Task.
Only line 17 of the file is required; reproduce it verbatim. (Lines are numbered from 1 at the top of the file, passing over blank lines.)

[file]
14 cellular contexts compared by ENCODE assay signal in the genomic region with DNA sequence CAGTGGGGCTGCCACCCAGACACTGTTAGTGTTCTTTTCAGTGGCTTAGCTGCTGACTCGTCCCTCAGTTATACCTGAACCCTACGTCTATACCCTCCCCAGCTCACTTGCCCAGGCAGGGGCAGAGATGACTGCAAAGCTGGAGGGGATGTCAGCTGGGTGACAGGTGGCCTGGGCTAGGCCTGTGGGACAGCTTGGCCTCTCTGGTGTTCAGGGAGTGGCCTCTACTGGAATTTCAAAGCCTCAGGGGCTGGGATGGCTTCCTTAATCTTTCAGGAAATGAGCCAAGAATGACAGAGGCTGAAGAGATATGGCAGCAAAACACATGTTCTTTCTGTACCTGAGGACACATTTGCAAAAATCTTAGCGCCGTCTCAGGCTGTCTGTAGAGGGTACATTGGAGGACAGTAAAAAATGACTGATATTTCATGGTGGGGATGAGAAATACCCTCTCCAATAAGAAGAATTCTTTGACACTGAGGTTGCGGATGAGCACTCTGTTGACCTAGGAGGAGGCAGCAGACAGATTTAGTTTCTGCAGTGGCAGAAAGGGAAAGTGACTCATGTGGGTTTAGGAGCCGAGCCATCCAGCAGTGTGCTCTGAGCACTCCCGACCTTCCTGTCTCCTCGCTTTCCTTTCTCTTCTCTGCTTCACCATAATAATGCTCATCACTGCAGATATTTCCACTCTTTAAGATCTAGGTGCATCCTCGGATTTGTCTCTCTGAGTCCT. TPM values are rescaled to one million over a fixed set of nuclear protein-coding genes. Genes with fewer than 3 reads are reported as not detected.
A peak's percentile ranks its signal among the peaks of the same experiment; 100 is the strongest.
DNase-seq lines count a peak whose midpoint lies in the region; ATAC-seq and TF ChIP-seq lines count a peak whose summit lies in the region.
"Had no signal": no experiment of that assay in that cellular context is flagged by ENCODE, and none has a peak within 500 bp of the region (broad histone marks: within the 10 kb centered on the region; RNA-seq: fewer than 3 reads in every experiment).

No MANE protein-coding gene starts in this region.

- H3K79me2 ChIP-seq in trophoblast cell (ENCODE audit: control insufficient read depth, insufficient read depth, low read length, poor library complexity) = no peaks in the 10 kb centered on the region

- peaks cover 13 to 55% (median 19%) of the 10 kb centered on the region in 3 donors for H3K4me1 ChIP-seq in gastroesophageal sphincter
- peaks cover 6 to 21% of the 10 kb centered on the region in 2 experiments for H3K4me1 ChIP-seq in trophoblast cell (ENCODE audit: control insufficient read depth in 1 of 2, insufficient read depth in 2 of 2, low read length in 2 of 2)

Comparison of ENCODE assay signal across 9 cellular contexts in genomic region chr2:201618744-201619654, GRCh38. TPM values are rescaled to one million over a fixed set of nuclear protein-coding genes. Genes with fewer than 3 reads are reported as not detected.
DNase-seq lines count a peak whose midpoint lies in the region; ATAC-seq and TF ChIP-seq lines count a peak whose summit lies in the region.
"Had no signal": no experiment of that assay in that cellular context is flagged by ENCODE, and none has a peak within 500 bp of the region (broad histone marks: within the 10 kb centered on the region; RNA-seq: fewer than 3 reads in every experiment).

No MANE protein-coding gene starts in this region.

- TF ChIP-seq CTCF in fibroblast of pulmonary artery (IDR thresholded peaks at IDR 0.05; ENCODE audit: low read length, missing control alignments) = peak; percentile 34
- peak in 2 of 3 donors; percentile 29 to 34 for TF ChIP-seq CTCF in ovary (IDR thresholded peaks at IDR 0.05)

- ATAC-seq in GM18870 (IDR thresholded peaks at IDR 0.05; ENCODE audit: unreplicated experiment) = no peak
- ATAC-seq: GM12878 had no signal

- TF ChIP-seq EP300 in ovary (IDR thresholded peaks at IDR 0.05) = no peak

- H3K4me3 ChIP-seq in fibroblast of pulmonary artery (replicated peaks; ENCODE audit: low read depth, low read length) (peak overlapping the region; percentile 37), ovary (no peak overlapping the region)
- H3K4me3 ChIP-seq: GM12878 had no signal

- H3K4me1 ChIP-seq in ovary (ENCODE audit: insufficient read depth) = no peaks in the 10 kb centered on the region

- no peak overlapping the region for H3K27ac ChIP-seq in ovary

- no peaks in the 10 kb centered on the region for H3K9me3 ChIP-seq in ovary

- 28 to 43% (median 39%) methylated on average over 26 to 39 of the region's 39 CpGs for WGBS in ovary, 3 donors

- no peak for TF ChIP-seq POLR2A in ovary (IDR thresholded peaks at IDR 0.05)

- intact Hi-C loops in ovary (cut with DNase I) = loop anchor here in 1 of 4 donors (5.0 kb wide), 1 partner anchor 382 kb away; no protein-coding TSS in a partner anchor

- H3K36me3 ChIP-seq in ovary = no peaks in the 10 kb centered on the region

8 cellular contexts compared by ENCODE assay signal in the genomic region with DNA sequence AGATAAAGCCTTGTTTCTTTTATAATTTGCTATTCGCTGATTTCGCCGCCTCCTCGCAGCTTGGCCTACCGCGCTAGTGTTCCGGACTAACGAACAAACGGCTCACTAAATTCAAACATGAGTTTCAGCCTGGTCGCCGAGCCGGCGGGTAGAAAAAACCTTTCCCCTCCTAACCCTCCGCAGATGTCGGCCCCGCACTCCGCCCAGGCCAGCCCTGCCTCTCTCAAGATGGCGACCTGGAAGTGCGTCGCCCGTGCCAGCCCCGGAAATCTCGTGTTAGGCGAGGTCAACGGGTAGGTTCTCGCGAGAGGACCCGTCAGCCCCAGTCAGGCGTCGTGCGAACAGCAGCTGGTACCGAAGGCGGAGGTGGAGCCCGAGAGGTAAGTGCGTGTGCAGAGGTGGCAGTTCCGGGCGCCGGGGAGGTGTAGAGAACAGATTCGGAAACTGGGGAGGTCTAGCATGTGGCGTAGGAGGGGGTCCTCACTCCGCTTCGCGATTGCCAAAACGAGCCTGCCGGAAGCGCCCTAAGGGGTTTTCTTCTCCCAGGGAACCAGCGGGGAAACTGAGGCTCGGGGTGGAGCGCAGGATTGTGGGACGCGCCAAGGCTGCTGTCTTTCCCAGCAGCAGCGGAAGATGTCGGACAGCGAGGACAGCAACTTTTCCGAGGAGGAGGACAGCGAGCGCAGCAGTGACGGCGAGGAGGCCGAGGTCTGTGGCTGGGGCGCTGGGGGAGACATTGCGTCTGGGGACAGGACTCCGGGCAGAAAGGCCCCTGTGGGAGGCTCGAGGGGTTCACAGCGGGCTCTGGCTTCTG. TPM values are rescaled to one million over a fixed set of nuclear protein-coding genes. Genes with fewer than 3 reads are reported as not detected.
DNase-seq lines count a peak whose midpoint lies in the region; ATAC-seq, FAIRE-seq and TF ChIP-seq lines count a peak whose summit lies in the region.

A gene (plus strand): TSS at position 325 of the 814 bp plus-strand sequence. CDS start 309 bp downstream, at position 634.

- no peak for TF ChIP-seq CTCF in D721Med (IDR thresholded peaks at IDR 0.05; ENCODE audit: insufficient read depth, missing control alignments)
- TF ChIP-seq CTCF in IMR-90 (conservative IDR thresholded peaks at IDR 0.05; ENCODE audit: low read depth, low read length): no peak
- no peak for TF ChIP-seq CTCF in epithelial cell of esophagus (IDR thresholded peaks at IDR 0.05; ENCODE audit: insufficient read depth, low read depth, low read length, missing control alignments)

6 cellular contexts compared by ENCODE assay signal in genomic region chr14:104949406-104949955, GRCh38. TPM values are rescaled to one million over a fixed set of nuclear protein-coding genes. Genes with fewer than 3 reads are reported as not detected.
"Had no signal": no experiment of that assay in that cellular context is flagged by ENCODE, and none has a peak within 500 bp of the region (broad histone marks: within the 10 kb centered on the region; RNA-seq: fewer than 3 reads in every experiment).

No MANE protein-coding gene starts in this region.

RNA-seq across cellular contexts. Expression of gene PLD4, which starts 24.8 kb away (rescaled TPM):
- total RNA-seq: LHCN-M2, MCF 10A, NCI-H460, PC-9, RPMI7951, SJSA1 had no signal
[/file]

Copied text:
- TF ChIP-seq EP300 in ovary (IDR thresholded peaks at IDR 0.05) = no peak